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Power Up Your Productivity and Transform Your Work Day

There are many things we do not have control of in our workday. For example, public transport delays, technology breakdowns, unreasonable deadlines, cranky customers, and sometimes even annoying colleagues! There is nothing we can do about any of these challenges.

Thankfully though there are many parts of our workday that we do have control of where we have the opportunity to maximise our time, our energy and our focus.

Below are some examples of easy-to-implement ways for you to transform your day from being hectic and overwhelming to one where you are on fire with your productivity. By diluting micro-distractions, including micro-breaks and implementing micro-changes, you will get more done in less time with fewer mistakes.      Click to tweet   This means that the bottomless ‘to do’ list that used to drain you of motivation and energy, will become a thing of the past. Yah. 🙂

1. Dilute Micro-distractions

We are an over-connected society who is addicted to our devices and a slave to our notifications. In open-plan workplaces that are poorly designed with no opportunity to do distraction-free work, we take longer to get our work done and we make more errors. The reason for this is that our brains do not like to switch and having beeps and tweets and popups and interruptions going off all day long, it means it is nearly impossible for us to do our deep, focused work.      Click to tweet

The number one adjustment you can make that has MASSIVE impacts to your productivity is to turn off the sounds and notifications on your devices. If this statement has scared you because you realise you are addicted to being notified when someone likes, comments, re-tweets or contacts you, then take it one step at a time.

  • Firstly, turn the sounds off your devices for the first week.
  • Then turn your email pop-up off for the next week.
  • Then turn your social media badges etc. off for the following week.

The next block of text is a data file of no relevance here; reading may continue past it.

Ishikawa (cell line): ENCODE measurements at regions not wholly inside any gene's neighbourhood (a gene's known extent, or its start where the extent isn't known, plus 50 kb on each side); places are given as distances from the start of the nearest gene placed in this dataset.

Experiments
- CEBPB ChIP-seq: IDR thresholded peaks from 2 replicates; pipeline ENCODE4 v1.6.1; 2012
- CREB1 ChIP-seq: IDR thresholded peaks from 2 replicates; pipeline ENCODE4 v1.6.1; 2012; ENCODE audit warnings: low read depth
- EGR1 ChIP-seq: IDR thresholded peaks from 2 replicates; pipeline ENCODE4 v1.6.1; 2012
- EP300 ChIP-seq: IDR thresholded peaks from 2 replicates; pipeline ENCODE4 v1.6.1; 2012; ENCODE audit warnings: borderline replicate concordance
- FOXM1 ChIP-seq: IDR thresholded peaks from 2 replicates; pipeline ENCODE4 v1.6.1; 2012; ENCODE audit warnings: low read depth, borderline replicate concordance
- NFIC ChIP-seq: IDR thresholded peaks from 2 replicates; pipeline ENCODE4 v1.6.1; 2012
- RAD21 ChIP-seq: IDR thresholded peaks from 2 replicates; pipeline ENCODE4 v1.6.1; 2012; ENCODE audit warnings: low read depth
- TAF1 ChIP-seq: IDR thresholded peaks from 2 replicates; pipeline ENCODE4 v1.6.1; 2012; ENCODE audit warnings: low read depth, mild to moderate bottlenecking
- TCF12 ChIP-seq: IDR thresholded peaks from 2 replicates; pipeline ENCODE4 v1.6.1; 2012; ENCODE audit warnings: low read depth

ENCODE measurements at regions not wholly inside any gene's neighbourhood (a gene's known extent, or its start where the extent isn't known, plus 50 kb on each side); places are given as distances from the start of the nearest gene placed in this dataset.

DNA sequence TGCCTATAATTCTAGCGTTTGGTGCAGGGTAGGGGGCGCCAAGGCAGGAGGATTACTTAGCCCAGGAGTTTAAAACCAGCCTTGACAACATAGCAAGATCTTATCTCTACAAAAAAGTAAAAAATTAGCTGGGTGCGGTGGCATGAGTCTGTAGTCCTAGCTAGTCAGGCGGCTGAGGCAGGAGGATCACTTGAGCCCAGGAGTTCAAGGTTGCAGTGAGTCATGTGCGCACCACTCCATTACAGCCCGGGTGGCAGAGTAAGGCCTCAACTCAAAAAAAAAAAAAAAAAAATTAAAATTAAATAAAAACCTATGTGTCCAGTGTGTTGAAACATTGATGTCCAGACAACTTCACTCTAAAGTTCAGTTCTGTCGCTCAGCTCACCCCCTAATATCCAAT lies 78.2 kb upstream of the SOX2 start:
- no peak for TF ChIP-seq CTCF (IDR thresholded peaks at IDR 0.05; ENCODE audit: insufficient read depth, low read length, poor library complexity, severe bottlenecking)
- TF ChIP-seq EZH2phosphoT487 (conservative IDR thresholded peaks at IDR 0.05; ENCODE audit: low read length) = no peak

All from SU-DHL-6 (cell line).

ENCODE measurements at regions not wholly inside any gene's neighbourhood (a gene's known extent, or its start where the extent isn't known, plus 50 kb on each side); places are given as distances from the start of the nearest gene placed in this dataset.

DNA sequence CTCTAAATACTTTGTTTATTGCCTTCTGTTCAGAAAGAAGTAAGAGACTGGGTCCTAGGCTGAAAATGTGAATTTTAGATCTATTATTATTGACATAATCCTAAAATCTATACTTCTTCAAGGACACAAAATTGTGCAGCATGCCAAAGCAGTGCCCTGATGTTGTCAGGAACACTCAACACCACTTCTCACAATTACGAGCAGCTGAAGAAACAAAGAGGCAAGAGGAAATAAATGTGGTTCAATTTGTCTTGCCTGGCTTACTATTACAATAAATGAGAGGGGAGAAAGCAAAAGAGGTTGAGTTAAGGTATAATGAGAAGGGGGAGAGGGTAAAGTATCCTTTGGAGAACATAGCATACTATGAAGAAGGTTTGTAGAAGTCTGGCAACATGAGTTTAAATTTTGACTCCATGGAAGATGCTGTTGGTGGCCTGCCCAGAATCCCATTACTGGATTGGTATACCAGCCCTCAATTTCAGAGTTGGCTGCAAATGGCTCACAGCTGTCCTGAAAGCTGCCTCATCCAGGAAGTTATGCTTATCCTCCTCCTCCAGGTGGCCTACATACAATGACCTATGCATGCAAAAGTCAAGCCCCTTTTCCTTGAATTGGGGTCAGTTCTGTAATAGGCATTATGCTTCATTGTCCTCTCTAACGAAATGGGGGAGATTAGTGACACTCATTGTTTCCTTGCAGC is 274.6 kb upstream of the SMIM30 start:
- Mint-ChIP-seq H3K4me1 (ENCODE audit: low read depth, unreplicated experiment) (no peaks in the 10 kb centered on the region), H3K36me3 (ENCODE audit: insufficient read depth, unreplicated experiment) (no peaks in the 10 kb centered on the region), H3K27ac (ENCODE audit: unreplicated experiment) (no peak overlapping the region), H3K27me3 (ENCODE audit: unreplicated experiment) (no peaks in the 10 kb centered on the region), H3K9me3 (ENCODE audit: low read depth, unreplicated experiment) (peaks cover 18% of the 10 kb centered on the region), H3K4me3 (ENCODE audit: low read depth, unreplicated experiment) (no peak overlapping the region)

If you take little steps, it won’t seem so overwhelming, and you can test the impact these small modifications have on your productivity.

2. Include Micro-breaks

Our brain is like any other muscle in the body. You can work it, and work it, and work it, but eventually it is going to need a break.

If you think about doing bicep curls at the gym and you are curling and curling and curling, you know that eventually you will need to stop, because that muscle needs to have a rest before it can do anymore. Well, our brains are the same.

If you are working hard on documents, on reports, on a pitch, on a business plan, on a legal document or a new program that you are creating, you must take micro-breaks so your brain can re-boot.      Click to tweet

“How do I do this when I have so much to do”, I hear you ask!

Again, just like the examples about diluting micro-distractions, you need to start small.

  • Decide on contained periods of time to do your deep work and then have a micro-break. For example, put a timer on for 25mins or 50mins – whatever is best for you – and once the alarm goes off, stop what you are doing, stand-up, walk to the window/door/outside for a 2-5min micro-break and then get back to it.
  • Take a lunch break away from your devices. Do not mindlessly consume food while you are working at your computer or scrolling social media. Be completely present while nourishing your body and reap the rejuvenation benefits.
  • At 3pm, do some gentle stretching at your desk to get the blood and oxygen flowing and loosen the tight muscles in your neck, shoulders and lower back.

3. Implement Micro-changes 

In all of my workshops, I always talk about making micro-changes. Not the big, fat changes that seem such a great idea, but then become so overwhelming that you just don’t do them.

I mean the small ones. You would be surprised by the positive impacts that small changes can make.

Decide on what you need to do most that will power up your productivity and then be relentless about it. Do it habitually and reap the rewards.

As I said at the beginning of this article, we don’t have control on many parts of our workday. It is up to us though to recognise which parts of our lives we can impact and then take the necessary actions to make improvements.

If you want to go home on time so you can eat dinner at a reasonable hour, play with the kids or the fur-babies, read a fabulous book, or be involved in a sport of hobby at night, then getting work done in less time, with fewer errors will allow you to do this.

To read more blogs related to this topic, click here...

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